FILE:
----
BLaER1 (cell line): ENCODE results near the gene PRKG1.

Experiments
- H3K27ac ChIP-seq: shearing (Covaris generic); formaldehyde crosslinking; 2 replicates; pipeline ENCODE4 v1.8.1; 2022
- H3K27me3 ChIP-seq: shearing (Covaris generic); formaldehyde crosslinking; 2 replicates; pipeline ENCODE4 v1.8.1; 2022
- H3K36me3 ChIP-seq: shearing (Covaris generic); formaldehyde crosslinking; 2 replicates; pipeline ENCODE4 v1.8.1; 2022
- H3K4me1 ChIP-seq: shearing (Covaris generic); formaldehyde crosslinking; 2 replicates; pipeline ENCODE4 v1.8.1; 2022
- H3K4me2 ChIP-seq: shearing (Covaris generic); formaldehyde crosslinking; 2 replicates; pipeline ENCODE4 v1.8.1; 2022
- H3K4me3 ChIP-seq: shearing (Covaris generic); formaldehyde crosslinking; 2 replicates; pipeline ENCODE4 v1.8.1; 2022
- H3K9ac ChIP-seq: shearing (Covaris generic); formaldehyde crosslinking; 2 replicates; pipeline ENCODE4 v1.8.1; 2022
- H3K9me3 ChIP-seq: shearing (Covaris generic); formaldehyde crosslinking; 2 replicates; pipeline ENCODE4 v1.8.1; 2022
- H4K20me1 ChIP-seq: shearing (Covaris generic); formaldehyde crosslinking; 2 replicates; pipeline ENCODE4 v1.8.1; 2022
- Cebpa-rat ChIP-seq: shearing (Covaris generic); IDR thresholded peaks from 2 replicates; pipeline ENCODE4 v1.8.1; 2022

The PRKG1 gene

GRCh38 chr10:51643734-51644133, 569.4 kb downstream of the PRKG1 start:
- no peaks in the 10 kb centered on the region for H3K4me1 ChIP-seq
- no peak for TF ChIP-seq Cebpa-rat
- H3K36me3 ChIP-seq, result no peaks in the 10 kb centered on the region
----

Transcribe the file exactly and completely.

BLaER1 (cell line): ENCODE results near the gene PRKG1.

Experiments
- H3K27ac ChIP-seq: shearing (Covaris generic); formaldehyde crosslinking; 2 replicates; pipeline ENCODE4 v1.8.1; 2022
- H3K27me3 ChIP-seq: shearing (Covaris generic); formaldehyde crosslinking; 2 replicates; pipeline ENCODE4 v1.8.1; 2022
- H3K36me3 ChIP-seq: shearing (Covaris generic); formaldehyde crosslinking; 2 replicates; pipeline ENCODE4 v1.8.1; 2022
- H3K4me1 ChIP-seq: shearing (Covaris generic); formaldehyde crosslinking; 2 replicates; pipeline ENCODE4 v1.8.1; 2022
- H3K4me2 ChIP-seq: shearing (Covaris generic); formaldehyde crosslinking; 2 replicates; pipeline ENCODE4 v1.8.1; 2022
- H3K4me3 ChIP-seq: shearing (Covaris generic); formaldehyde crosslinking; 2 replicates; pipeline ENCODE4 v1.8.1; 2022
- H3K9ac ChIP-seq: shearing (Covaris generic); formaldehyde crosslinking; 2 replicates; pipeline ENCODE4 v1.8.1; 2022
- H3K9me3 ChIP-seq: shearing (Covaris generic); formaldehyde crosslinking; 2 replicates; pipeline ENCODE4 v1.8.1; 2022
- H4K20me1 ChIP-seq: shearing (Covaris generic); formaldehyde crosslinking; 2 replicates; pipeline ENCODE4 v1.8.1; 2022
- Cebpa-rat ChIP-seq: shearing (Covaris generic); IDR thresholded peaks from 2 replicates; pipeline ENCODE4 v1.8.1; 2022

The PRKG1 gene

GRCh38 chr10:51643734-51644133, 569.4 kb downstream of the PRKG1 start:
- no peaks in the 10 kb centered on the region for H3K4me1 ChIP-seq
- no peak for TF ChIP-seq Cebpa-rat
- H3K36me3 ChIP-seq, result no peaks in the 10 kb centered on the region